"Lizzie’s father got a job next week a few miles out of Brisbane and went away to it and on the Monday I answered an advertisement for a woman to do sewing in the house and was the first and got it. She was quite young, the woman I worked for, and very nice. She got talking to me and I told her how I’d got out of work and about Mary. I suppose she was Socialist for she talked of what I didn’t understand much then, of how we ought to have a union to get wages enough to keep us when work fell off and of the absurdity of men and women having to depend for work upon a few employers who only worked them when they could get profit. She thought I should go to the police-station about Mary but I said Mary wouldn’t like that. What was more at the time, she paid me four shillings a day and found me work for two weeks, though I don’t think she wanted it. There are kind people in the world, Ned.
"I got back to regular work again, not in the same shop but in another, and then Lizzie’s folks moved out to where her father was working. I and another girl got a room that we paid five shillings a week for, furnished, with the use of kitchen. It cost us about ten shillings a week between us for food, and I got raised to twelve-and-six a week because they wanted me back where I’d worked before. So we weren’t so badly off, and we kept a week ahead. Of course we lived anyhow, on dry bread and tea very often, with cakes now and then as a treat, boiled eggs sometimes and a chop. There was this about it, we felt free. Sometimes we got sewing to do at night from people we got to hear of. So we managed to get stuff for our dresses and we kept altering our hats and we used to fix our boots up with waxed threads. And all the time I kept looking for Mary and couldn’t see her or hear of her.
"I had got to understand how Mary might live for years in a place like Brisbane without being known by more than a very few, but I puzzled more and more as to how she’d got the money she’d sent home. The places where she might have earned enough seemed so few that everybody knew of them. In all dressmaking places the general run of girls didn’t earn enough to keep themselves decently unless they lived at home as most did. Even then they had a struggle to dress neatly and looked ill-fed, for, you see, it isn’t only not getting enough, it’s not getting enough of the right food and getting it regularly. Most of the girls brought their lunch with them in a little paper parcel, bread and butter, and in some places they made tea. Some had lots of things to eat and lots to wear and plenty of pocket money and didn’t seem to have to work but they weren’t my sort or Mary’s.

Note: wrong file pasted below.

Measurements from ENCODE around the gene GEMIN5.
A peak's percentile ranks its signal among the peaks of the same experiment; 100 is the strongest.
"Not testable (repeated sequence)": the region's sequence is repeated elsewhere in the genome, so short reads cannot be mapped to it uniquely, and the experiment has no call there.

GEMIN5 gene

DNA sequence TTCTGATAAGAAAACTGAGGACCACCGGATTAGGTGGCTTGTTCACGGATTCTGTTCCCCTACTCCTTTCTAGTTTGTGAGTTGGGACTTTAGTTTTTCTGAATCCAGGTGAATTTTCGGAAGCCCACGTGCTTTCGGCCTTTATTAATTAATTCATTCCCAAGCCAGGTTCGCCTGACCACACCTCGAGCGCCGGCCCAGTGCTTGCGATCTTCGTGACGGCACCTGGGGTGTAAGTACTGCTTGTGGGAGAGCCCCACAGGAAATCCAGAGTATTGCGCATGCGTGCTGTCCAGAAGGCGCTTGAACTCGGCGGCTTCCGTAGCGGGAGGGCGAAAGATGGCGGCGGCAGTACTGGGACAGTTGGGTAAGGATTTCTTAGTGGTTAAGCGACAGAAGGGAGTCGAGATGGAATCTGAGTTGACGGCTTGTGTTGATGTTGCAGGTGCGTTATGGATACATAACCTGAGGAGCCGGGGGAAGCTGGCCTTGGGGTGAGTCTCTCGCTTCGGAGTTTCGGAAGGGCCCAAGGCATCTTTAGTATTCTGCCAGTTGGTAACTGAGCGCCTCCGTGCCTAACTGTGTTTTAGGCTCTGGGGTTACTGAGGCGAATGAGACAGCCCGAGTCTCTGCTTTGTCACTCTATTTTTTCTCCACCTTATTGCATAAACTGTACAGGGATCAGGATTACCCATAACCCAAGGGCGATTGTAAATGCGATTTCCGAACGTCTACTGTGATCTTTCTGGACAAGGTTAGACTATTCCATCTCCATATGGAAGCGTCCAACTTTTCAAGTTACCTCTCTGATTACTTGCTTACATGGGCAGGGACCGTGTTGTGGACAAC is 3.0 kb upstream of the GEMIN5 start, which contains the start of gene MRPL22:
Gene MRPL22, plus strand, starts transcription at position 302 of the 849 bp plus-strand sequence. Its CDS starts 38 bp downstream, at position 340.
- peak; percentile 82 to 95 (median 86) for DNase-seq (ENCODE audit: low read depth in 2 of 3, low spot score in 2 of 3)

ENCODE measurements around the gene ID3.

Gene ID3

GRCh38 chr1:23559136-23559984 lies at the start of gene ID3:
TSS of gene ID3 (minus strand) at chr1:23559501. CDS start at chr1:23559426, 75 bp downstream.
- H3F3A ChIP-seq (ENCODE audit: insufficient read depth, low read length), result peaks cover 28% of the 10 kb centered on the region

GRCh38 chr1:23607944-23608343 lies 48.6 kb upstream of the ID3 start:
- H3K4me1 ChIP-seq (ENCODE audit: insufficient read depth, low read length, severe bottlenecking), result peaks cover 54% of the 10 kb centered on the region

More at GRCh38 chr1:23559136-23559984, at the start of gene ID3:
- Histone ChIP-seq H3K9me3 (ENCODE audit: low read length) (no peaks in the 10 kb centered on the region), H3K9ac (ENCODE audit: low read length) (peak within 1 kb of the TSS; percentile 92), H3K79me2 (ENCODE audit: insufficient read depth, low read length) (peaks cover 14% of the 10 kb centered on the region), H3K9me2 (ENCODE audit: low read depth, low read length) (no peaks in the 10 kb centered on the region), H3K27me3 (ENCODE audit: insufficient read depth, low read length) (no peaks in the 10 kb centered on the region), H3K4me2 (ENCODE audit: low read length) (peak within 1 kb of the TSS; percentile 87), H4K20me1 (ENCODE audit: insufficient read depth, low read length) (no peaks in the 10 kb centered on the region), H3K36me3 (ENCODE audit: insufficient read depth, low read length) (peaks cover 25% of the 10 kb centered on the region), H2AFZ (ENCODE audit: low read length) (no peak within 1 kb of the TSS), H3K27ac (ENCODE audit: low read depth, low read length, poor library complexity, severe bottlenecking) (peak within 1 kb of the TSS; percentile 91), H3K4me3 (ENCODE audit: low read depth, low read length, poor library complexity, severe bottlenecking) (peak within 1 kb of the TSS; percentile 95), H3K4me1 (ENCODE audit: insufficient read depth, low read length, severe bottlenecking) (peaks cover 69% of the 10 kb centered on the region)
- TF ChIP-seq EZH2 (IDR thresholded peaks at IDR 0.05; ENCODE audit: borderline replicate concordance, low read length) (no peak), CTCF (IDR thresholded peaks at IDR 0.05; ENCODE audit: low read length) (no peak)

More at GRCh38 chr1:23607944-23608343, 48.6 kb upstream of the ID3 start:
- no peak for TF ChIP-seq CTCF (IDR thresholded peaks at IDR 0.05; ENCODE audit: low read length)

"What made me think first how things might be was seeing a girl in the second place I worked at. She looked so like Mary, young and fresh and pretty and lively, always joking and laughing. She was very shabby and made-over when I saw her first, with darned gloves and stitched-up boots down at heel and bits of ribbon that she kept changing to bring the best side up. Then she got a new dress all at once and new boots and gloves and hat and seemed to have money to spend and the girls began to pass remarks about her when she wasn’t hearing and sometimes to her face when they had words with her. I didn’t believe anything bad at first but I knew she wasn’t getting any more pay and then, all at once, I recollected being behind her one night when we came out of the shop and seeing a young fellow waiting in the doorway near. He was a good-looking young fellow, well-dressed and well to do, and as she passed with some other girls he dropped his stick out in front and spoke to her. She laughed and ran back to the shop when we’d gone on a little further and spoke to him a second or two as she passed him. It was after that she was well dressed and I saw her out with him once or twice and—and—I began to think of Mary. You see, I knew how hard the life was and how wearying it is to have to slave and half-starve all the time, and then Mary wanted money so to send home to help them. And when the girls talked at work they spoke of lots of things we never heard of in the bush and gradually I got to know what made me sick at heart.
"I was nearly mad when I thought of that about Mary, my sister Mary who was so good and so kind. I hated myself for dreaming of such a thing but it grew and grew on me and at last I couldn’t rest till I found out. I didn’t think it was so but it began to seem just possible, a wild possibility that I must satisfy to myself, the more I couldn’t find her. I somehow felt she was in Brisbane somewhere and I learnt how easily one slips to the bottom when one starts slipping and has no friends. So I used to go on Queen Street at night and look for her there. But I never saw her. I wanted to ask about her but I couldn’t bear to. I thought of asking the Salvation Army people but when I went one night I couldn’t.